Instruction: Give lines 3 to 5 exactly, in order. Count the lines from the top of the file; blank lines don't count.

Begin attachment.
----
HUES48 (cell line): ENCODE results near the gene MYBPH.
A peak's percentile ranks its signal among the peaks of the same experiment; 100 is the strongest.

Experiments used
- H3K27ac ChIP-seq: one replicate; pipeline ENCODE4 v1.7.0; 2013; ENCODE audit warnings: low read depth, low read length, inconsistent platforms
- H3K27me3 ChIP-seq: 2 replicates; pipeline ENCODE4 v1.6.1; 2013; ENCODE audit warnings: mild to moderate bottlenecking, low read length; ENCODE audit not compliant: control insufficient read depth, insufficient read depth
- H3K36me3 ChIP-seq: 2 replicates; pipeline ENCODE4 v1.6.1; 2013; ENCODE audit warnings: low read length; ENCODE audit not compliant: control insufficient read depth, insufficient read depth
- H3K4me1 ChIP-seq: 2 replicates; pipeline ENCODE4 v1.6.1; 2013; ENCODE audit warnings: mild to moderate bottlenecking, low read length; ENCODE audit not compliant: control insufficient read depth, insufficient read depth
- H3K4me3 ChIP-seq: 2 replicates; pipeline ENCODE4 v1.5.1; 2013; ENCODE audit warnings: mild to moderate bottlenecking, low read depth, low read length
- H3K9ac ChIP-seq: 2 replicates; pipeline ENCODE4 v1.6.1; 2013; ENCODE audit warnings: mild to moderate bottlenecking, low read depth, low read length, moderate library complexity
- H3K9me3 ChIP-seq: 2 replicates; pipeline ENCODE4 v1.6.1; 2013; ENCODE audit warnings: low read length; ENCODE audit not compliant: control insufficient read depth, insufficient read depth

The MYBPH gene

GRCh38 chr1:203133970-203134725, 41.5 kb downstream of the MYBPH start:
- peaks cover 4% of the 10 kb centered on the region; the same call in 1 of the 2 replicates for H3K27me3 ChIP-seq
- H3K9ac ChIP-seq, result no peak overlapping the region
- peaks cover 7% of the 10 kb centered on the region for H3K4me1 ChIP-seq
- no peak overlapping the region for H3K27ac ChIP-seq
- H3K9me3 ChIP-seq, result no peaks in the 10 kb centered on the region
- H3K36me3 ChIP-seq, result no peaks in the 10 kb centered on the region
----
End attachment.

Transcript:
Experiments used
- H3K27ac ChIP-seq: one replicate; pipeline ENCODE4 v1.7.0; 2013; ENCODE audit warnings: low read depth, low read length, inconsistent platforms
- H3K27me3 ChIP-seq: 2 replicates; pipeline ENCODE4 v1.6.1; 2013; ENCODE audit warnings: mild to moderate bottlenecking, low read length; ENCODE audit not compliant: control insufficient read depth, insufficient read depth